DEPARTMENT OF FOREIGN AFFAIRS
AND TRADE, Australia
The Senior Spokesman for the Department of Foreign Affairs and Trade,
Mr Nick Warner, today announced South Africa's membership to the Cairns
"We congratulate South Africa on the changes it has made to bring
its domestic environment into line with Cairns Group objectives for international
agricultural trade. We look forward to welcoming South Africa formally at
the 12th Cairns Group Ministerial meeting in Sydney from 1-3 April this
year," Mr Warner said.
"South Africa is a major agricultural exporting country and its
participation in the Cairns Group will add to its diversity and strengthen
its capacity to work for a fairer international agricultural trading system.
"South Africa's membership underlines the continuing dynamism of
the group and its appeal to agricultural free traders in all regions. The
Cairns Group first expanded its membership in 1997, admitting Paraguay,
and we look forward to South Africa providing a model for other nations
of southern Africa," he said.
South Africa is the first African country to join the Cairns Group. The
leadership role that South Africa plays in southern Africa will strengthen
the capacity of the Cairns Group to explain and advance its objectives for
reform in international agricultural trade.
In making his announcement, Mr Warner also advised of Hungary's recent
decision to withdraw from the Cairns Group, having received agreement to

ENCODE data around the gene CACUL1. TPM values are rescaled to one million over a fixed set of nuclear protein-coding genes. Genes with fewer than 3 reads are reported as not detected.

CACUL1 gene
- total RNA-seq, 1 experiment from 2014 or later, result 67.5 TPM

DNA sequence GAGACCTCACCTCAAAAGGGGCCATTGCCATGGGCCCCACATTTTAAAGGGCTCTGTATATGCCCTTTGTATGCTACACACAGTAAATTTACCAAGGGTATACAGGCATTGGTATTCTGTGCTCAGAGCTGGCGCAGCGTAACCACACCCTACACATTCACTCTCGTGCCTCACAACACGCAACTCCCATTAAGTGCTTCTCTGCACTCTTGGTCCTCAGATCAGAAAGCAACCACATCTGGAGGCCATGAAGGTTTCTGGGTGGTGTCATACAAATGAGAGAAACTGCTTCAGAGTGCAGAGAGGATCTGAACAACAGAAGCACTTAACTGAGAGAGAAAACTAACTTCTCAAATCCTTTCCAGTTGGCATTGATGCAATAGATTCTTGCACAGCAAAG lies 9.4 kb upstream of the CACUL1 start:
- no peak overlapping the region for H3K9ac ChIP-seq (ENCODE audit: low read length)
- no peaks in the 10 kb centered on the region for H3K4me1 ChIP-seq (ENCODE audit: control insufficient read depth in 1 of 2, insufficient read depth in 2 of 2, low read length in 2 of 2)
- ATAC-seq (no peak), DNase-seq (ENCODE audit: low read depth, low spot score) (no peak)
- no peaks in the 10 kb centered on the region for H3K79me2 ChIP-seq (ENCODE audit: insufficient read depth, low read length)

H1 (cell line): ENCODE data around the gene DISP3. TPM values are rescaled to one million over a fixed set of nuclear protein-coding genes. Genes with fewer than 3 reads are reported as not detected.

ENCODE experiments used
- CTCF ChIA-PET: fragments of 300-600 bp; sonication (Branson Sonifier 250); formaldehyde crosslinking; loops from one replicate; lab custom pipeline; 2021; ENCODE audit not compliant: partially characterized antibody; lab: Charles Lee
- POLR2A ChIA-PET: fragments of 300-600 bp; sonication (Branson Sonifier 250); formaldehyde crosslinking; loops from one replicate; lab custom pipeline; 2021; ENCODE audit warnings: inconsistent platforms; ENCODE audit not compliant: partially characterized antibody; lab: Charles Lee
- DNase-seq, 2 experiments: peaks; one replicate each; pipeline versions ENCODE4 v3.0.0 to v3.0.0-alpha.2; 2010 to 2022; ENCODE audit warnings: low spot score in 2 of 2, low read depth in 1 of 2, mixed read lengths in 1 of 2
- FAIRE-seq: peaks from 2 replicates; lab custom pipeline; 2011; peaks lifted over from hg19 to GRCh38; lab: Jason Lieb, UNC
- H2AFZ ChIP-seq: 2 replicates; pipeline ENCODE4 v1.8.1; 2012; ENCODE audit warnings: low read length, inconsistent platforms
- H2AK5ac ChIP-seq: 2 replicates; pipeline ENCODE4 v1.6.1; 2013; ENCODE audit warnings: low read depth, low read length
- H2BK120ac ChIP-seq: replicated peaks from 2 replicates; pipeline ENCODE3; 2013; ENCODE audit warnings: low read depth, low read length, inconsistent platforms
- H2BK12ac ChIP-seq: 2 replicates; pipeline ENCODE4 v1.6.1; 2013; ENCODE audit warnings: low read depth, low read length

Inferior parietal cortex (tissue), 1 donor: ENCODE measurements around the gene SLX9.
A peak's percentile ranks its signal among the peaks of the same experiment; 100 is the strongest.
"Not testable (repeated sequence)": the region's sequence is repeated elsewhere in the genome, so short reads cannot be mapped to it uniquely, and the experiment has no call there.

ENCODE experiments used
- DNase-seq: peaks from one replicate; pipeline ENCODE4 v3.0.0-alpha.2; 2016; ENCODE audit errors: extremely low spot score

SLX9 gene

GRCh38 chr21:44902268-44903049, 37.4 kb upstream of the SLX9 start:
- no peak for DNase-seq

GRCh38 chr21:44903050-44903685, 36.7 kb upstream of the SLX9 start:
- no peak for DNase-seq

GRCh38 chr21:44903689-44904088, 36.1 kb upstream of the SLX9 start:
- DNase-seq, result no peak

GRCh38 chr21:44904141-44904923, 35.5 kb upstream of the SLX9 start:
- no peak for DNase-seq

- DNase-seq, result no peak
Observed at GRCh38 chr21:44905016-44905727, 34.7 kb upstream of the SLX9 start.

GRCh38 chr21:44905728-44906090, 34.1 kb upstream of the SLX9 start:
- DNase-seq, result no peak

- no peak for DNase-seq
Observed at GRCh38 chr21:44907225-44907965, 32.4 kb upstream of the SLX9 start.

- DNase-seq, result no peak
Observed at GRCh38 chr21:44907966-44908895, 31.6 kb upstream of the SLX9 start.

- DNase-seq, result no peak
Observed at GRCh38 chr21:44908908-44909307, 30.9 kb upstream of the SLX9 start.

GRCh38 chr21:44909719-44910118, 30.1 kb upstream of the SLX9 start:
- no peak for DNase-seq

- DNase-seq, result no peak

commence negotiations to accede to the European Union (EU), as one of six
"The Cairns Group understands the wider political and security reasons
for Hungary's desire to join the EU," Mr Warner said.
"Hungary has made significant strides in agricultural liberalisation
since the break-up of the former Eastern bloc and will now be in a position
to contribute to further liberalisation of the EU's common agricultural
policy. Significant reform of the EU's highly interventionist and trade-distorting
agricultural policies will be important to the continued efforts of the
Cairns Group to liberalise world trade in agriculture." he said.
The Cairns Group has a key role to play over the next two years to ensure
that agriculture negotiations are well prepared and launched by the end
of 1999. The April meeting in Sydney will be the first time Ministers have
met in Australia since their inaugural meeting in Cairns in 1986. It will
be a critical meeting for the group as it develops objectives for the next
round of multilateral negotiations on agriculture in 1999, and considers
strategies to advance our interests in the World Trade Organisation prior
to the commencement of the negotiations.
The Cairns Group was formed by Australia in 1986 and consists of 15 fair
trading agricultural producing countries -Argentina, Australia, Brazil,
Canada, Chile, Colombia, Fiji, Indonesia, Malaysia, New Zealand, Paraguay,
Philippines, South Africa, Thailand and Uruguay. These countries account
for around 20 per cent of world agricultural exports. Together they make
up a critical force for the reform of world agricultural trade.